Our best longshots for the 2015 Kentucky Derby

TwinSpires Staff

May 1st, 2015

In addition to our top selections, the team has pegged a few outsiders worth a look...

James Scully: Danzig Moon is a rapidly-improving sophomore who has trained forwardly in preparation at Churchill Downs – he is my favorite longshot in the 2015 Kentucky Derby. A fast-closing runner-up when making his second start at Churchill Downs in late October, the Mark Casse-trained colt opened his 2015 season with a sharp 4 3/4-length maiden score at Gulfstream Park on February 7. He never appeared comfortable making his stakes debut in the Tampa Bay Derby, exiting a fourth-place finish with cuts on both hind legs, but continued his forward ascension with a rallying second in the Blue Grass, 2 1.2 lengths clear of third. Danzig Moon possesses a fantastic pedigree for the 1 1/4-mile distance and his late running style could be a perfect fit. He’s a key horse underneath in my vertical exotics.

Jennifer Caldwell: I’m going with a real longshot in the Derby and tabbing Tencendur, who was installed at 30-1 on the morning line but drifted up to 68-1 in early wagering on Friday. The bay colt was right there with Frosted in the Wood Memorial S. (G1) last out, holding the lead in the stretch before passed by that rival yards from the wire. The improving George Weaver trainee earned a stellar 105 BRIS Speed rating for his effort on that day, and burned up the track at both Belmont Park (4f, :47) and Churchill Downs (5f, 1:00) when posting bullets in his last pair of moves to ready for the Derby. Tencendur is a major longshot, but he could also be peaking at just the right time.

Vance Hanson: The Bob Baffert-trained duo of American Pharoah and Dortmund will take so much money on Saturday that horses who would look like serious contenders any other year will be sent away at double-digit odds. If you are absolutely of the mindset that neither of the favorites is invincible, Frosted might be one to watch out for. A gray son of leading sire Tapit, Frosted’s endured some troubled trips in defeat (the Remsen at Aqueduct and Holy Bull at Gulfstream) and inexplicably gave up a commanding lead in the Fountain of Youth two back. Whatever the problem was (possibly breathing related), it was corrected in time for him to score a two-length victory in the Wood Memorial at Aqueduct. Frosted enters the Derby at the peak of his powers, does not have to improve leaps and bounds to win, and does have a bit of karma on his side. Godolphin has been trying for years to win the Kentucky Derby -- often prepping their best three-year-olds in Dubai -- all to no avail. Having kept this colt in the U.S. through the winter, he might represent one of their best opportunities. Trainer Kiaran McLaughlin, a Kentucky native, is no stranger to winning big races (e.g. 2006 Belmont Stakes and Breeders’ Cup Classic), and would be a great story if he should win his home state’s most prestigious event. It doesn’t seem farfetched, and at odds in the 10-1 to 15-1 range it could be a steal.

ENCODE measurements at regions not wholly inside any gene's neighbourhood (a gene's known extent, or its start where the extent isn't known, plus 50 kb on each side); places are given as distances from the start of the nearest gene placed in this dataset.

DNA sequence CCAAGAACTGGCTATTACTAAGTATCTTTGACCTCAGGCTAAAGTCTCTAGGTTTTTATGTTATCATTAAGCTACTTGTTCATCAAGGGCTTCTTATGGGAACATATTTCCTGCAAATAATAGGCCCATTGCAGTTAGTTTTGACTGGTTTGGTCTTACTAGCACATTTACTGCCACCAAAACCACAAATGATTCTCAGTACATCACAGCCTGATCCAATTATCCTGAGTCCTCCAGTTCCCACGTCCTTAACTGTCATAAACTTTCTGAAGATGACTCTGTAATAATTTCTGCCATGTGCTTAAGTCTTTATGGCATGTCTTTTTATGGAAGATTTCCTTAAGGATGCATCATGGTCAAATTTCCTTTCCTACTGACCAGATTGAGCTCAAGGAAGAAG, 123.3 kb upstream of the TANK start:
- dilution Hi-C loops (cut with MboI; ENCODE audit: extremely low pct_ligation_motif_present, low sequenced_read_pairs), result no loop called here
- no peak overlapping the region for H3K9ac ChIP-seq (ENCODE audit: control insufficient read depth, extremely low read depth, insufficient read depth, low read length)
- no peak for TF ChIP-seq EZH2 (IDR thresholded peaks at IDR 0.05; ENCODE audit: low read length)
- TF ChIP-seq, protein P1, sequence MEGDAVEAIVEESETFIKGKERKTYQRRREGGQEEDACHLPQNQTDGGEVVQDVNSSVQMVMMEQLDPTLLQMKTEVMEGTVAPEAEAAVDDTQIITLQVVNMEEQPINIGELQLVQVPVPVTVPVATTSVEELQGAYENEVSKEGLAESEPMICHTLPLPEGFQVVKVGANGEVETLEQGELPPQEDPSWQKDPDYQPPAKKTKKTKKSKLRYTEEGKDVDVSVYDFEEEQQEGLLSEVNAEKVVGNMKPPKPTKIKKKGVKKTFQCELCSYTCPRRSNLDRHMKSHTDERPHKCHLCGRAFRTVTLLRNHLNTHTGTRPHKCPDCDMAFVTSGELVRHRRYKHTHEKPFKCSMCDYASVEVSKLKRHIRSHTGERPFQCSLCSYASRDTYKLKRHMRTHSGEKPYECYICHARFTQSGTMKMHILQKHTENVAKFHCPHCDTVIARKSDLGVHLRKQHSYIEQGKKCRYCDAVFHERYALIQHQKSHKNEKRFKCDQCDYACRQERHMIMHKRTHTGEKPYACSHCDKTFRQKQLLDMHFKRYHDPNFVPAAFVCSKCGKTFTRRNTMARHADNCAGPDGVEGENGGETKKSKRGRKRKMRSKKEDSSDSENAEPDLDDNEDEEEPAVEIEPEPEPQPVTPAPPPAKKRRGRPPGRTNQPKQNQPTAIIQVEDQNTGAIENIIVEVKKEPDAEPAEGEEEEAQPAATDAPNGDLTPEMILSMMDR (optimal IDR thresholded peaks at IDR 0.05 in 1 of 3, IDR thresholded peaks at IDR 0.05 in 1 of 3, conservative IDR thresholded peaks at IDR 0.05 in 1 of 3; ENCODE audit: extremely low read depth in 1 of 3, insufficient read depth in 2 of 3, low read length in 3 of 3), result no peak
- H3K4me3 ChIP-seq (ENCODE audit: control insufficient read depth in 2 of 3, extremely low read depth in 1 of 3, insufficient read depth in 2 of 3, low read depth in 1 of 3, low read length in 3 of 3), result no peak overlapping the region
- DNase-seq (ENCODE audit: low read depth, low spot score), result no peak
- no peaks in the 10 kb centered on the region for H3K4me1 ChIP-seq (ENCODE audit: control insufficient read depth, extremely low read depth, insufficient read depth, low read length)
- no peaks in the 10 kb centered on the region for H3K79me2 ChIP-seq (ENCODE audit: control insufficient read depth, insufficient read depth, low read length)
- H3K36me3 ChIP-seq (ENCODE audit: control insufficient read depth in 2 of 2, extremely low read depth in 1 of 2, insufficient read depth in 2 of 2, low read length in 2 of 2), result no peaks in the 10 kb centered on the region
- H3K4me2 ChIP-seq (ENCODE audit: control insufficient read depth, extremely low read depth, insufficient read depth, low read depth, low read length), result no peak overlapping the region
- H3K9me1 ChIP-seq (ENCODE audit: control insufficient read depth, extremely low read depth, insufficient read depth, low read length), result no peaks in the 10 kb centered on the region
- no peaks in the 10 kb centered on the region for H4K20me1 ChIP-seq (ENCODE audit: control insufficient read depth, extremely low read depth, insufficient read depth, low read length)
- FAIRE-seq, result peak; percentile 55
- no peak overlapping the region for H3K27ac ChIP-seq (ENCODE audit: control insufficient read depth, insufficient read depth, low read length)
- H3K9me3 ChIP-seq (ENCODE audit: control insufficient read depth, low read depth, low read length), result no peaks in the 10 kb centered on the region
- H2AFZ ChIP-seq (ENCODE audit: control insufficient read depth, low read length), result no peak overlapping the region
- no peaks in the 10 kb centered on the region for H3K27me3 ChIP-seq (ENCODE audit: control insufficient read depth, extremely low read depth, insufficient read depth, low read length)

Kellie Reilly: Elite contenders American Pharoah, Dortmund and Carpe Diem have looked utterly dominant in their respective preps, so it would be a surprise if the Derby winner isn't on that short list -- and an even bigger surprise if one of their past victims can turn the tables. For that reason, I'm going much further afield for my longshot pick, U.A.E. Derby (UAE-G2) romper Mubtaahij. That's not to minimize the tall task that he faces, a potentially insuperable series of obstacles ranging from his trek from Dubai, the change from open-air stabling to the confines of a barn, the mandated change in his feeding program (his normal feed isn't on the FDA-approved list), and a trial by fire versus an exceptional cast in an above-average Derby. Yet Mubtaahij is not lacking in credentials. Trained by the masterful South African Mike de Kock, who has expertise in plundering prizes all over the world, Mubtaahij is not here on a whim or a lark. The ever-forthright de Kock has explained that he wouldn't have come if he'd just won the U.A.E. Derby by a length or two; it was his smashing eight-length romp that earned his way to Churchill. The son of Dubawi enjoyed a perfect trip sitting behind the stiff pace, tipped out, and inhaled them with a superior turn of foot. While these foes won't be so readily dismissed, Mubtaahij figures to carve out another good trip and pick up strongly late. The distance holds no fears for him, as a two-time winner over 1 3/16 miles in both the U.A.E. Derby and Al Bastakiya. Four-for-five on dirt, Mubtaahij is a scant head away from being a U.A.E. Triple Crown winner.

Ed DeRosa: I picked American Pharoah to win the Kentucky Derby, but I respect undefeated Dortmund as well. However, the chances that a chalk exacta comes in is slim, so finding a "longshot" (even a $30 horse could be OK) to play with one of the Bafferts is the key to my wagering strategy. American Pharoah and Dortmund will both be bet enough that it will be tough to make money if you use too many horses underneath, so I’m leaning on Wood Memorial Stakes winner Frosted and Santa Anita Derby third-place finisher Bolo as my keys. Frosted looked like a world beater in the Fountain of Youth before backing out of it in the stretch and finishing fourth, but he rebounded in the Wood. If he had won the Fountain of Youth like he looked like he would then returned with that Wood performance he’d probably be the third choice in here. Instead, you’ll get at least 10-to-1 on a horse with real talent. Bolo has been no match for Dortmund last two out, but at 8x the price of that foe, I’ll happily gamble that he can get in the number and maybe improve stretching out on a track he has seemed to like this week.